Lappé: So Congressman, in your journey, at what point did you realize that no other significant reform is possible without these deeper democracy reforms?

Sarbanes: Well, there were two things. One was an instinct, which kicked in right at the beginning of my time in Congress. It happened between the time I was elected and the time I was sworn in. A large industry player in my district approached me. They said, "We'd like to pull something together for you" implying a high-dollar fundraiser. And my instinctive reaction was: "Wait a second, I am not sure I want to go down this path." So I stepped away from it.

But that initial reaction was something I then built on and it encouraged me and compelled me to really make a study of how money operates in Washington and how it finds its way to members of Congress, to candidates, to committees, in a way that distorts public policy.

The more I looked at it, the more I realized how pervasive that influence is. It's subtle--not like some quid pro quo transactional corruption. It's human nature to lean in the direction of those who support us.

This led me to the decision, a certain number of years ago, to give up all PAC money from all sources, which turned out to be unique in the 2014 election cycle.

I also started connecting the dots between the influence of big money on substantive policy issues. The environment is an obvious example. Our inability to move aggressively on climate change legislation can be tied to the tremendous influence of the oil and gas industry on Capitol Hill. Oil Change International and the Sierra Club did a study a couple years ago and determined that the oil and gas industry was getting a 5,800 percent return on its investment in lobbying and campaign contributions. So, while they may be spending hundreds of millions of dollars on campaign contributions, they are getting billions of dollars of return in the form of tax subsidies, and other supports on Capitol Hill.

If we could unhook ourselves from the dependence on that particular industry, our ability to make clear-headed judgments about environmental issues would be significantly enhanced. You can find dozens of other examples, too. Take the pharmaceutical industry's influence in Washington, which has prevented us from allowing the Medicare program to negotiate drug prices. This has resulted in costs of tens of billions of dollars a year to taxpayers in inflated expense for the Medicare program.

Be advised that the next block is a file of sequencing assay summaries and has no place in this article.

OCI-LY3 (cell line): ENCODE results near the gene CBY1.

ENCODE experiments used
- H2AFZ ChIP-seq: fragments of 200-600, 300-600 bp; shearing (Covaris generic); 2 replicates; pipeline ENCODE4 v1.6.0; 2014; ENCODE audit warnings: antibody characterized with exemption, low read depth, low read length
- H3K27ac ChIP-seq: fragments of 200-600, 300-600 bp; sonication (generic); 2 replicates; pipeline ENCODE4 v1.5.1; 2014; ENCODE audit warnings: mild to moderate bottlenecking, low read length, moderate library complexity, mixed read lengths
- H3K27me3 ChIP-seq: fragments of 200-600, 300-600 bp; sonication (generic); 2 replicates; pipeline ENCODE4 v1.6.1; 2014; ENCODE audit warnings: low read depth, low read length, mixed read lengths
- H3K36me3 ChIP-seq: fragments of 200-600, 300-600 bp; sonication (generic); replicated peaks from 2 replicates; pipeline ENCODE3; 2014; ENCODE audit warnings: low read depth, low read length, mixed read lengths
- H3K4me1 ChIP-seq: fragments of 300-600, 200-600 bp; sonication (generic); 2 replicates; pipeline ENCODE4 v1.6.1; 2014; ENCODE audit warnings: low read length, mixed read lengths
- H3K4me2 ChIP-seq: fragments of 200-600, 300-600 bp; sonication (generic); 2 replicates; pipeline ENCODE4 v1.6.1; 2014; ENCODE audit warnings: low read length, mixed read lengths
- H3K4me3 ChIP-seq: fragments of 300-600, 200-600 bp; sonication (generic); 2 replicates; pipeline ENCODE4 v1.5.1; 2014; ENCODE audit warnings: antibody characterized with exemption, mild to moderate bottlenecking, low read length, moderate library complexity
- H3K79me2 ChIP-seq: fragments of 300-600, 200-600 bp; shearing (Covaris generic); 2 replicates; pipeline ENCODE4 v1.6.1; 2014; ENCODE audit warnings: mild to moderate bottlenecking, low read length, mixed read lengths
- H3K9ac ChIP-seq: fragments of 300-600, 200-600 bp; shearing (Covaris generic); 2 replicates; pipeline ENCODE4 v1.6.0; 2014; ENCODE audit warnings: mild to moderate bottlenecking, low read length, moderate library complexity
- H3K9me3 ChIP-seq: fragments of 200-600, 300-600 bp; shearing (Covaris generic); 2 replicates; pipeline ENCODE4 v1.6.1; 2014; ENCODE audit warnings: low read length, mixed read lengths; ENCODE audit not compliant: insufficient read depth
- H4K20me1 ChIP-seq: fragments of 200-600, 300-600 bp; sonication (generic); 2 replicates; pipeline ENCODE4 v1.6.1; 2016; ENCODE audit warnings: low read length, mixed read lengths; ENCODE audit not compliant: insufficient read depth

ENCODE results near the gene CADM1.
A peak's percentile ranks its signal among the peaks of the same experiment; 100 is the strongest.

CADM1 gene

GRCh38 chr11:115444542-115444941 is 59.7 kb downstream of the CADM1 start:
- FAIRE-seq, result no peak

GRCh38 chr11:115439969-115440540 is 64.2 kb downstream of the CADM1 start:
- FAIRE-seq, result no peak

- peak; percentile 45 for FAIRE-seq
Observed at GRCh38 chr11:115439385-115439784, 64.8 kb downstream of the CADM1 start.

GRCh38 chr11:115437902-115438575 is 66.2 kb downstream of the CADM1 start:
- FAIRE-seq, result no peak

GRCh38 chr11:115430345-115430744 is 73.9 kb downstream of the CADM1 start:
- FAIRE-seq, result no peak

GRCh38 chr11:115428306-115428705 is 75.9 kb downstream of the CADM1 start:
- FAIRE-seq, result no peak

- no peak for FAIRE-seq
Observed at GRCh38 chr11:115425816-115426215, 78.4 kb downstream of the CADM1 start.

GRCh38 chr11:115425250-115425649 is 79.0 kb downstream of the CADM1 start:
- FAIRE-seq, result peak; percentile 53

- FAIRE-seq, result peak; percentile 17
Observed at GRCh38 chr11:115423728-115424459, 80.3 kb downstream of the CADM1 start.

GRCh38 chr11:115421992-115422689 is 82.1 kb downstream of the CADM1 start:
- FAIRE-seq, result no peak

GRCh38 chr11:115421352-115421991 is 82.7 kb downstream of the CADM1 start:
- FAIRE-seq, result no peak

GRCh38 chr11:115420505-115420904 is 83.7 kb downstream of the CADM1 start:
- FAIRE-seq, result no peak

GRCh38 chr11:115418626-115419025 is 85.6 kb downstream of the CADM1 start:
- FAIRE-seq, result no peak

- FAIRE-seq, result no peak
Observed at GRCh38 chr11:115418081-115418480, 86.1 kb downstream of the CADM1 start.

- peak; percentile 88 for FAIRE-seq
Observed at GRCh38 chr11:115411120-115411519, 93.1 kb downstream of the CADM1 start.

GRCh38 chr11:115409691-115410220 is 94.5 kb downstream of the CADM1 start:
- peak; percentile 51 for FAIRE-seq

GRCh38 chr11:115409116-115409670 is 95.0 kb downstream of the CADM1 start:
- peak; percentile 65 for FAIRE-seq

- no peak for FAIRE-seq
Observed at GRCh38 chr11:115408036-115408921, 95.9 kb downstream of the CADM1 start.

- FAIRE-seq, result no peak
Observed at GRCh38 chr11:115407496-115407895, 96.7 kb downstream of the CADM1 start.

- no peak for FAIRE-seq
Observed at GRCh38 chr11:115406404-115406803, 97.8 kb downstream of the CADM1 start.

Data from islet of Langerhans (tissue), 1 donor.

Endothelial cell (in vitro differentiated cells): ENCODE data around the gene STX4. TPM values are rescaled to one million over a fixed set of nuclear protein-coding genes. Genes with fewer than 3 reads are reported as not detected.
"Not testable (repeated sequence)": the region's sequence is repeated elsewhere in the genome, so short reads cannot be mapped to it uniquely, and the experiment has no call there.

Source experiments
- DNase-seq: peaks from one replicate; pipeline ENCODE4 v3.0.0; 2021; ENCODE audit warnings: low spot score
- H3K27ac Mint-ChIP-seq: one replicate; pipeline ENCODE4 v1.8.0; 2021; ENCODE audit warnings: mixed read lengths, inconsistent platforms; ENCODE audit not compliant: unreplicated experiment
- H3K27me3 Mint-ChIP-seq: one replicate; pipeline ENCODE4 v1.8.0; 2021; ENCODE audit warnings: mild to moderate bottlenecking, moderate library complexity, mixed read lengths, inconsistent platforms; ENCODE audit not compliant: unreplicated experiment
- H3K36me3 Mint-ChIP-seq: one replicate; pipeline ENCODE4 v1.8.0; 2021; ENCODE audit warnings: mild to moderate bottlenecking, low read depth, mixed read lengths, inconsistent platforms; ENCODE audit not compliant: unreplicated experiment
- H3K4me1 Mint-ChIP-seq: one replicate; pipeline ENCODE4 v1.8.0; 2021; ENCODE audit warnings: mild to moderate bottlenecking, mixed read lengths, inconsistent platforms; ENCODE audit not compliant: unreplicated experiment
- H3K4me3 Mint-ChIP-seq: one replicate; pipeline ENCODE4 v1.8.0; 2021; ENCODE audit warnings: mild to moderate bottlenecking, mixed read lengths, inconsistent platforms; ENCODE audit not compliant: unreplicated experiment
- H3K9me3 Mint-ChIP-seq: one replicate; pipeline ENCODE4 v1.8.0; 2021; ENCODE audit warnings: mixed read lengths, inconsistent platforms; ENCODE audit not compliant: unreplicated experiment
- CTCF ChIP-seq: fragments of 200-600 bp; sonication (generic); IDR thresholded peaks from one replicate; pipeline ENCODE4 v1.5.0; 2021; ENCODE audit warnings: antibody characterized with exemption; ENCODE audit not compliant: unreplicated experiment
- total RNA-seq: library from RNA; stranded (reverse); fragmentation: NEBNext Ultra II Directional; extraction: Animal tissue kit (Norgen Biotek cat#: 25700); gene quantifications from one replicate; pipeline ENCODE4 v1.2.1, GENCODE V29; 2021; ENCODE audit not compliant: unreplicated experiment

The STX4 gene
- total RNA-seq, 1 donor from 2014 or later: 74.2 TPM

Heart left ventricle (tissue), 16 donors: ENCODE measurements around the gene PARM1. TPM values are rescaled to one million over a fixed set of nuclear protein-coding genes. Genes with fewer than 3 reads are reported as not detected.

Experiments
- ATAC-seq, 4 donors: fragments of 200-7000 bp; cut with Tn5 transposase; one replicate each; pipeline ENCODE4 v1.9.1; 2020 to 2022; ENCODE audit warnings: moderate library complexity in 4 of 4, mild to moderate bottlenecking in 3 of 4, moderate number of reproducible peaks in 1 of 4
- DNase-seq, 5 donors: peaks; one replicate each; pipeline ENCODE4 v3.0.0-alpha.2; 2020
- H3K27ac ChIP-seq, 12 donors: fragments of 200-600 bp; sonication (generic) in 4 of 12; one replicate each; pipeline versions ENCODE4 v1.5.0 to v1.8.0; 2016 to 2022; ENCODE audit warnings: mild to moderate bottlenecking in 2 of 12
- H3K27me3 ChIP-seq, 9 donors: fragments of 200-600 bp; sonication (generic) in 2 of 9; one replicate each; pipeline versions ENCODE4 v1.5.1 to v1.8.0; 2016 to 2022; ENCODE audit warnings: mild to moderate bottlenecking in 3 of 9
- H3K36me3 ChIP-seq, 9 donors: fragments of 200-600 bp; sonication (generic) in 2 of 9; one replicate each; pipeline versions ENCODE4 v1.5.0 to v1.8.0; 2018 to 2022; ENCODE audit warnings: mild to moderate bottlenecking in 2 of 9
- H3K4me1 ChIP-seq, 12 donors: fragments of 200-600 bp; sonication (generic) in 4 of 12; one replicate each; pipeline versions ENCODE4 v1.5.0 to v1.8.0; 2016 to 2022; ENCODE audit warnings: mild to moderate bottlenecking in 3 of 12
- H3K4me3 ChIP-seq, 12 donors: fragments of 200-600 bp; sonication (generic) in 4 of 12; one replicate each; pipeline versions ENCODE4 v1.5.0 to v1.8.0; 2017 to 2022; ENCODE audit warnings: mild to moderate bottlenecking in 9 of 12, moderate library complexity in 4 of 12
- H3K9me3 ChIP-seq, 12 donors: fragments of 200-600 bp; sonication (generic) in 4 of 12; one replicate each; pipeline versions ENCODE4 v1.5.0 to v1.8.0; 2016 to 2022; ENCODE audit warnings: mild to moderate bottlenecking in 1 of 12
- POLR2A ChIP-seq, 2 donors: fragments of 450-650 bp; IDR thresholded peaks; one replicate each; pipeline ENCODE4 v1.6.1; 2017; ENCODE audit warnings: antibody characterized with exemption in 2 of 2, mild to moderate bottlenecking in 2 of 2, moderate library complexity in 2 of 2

So the list goes on and on, of how the big-money special interests in Washington are distorting public policy, and moving it in a direction that isn't respectful of the public's needs.

Eichen: I am really curious, how do you compare the time you've spent in Congress with that of your father Paul Sarbanes, who was in Washington as a Congressman and Senator for over forty years?

Sarbanes: I will say this about my father's time: He got started in an era when big money interests were not metastasized the way they have in recent years. While you did have special interests operating, there was enough separation between them and lawmakers and the way the institutions functioned. The policymaking machine could still function reasonably well. And those interests were less aggressive, and, in a sense, were less bullying in the way they conducted themselves on the Hill.

What's happened in the last ten, fifteen years is that the money has become so entrenched, so powerful, that it dominates everything. It is almost as though policymaking happens inside of a superstructure of money and influence. And it's suffocating to democracy. It's suffocating to the institution. And it's suffocating to the people's aspirations of what their democracy should be.

That's why it is so helpful to be able to point to solutions happening at the state and local level. So you can say to people, "Look, you don't have to give up. Look at what they are doing in Seattle, Maine, Arizona, and Connecticut. They are taking the power back. They are reclaiming their democracy. And if we can do it at that level, we should be able to do it in Washington."


bottom of page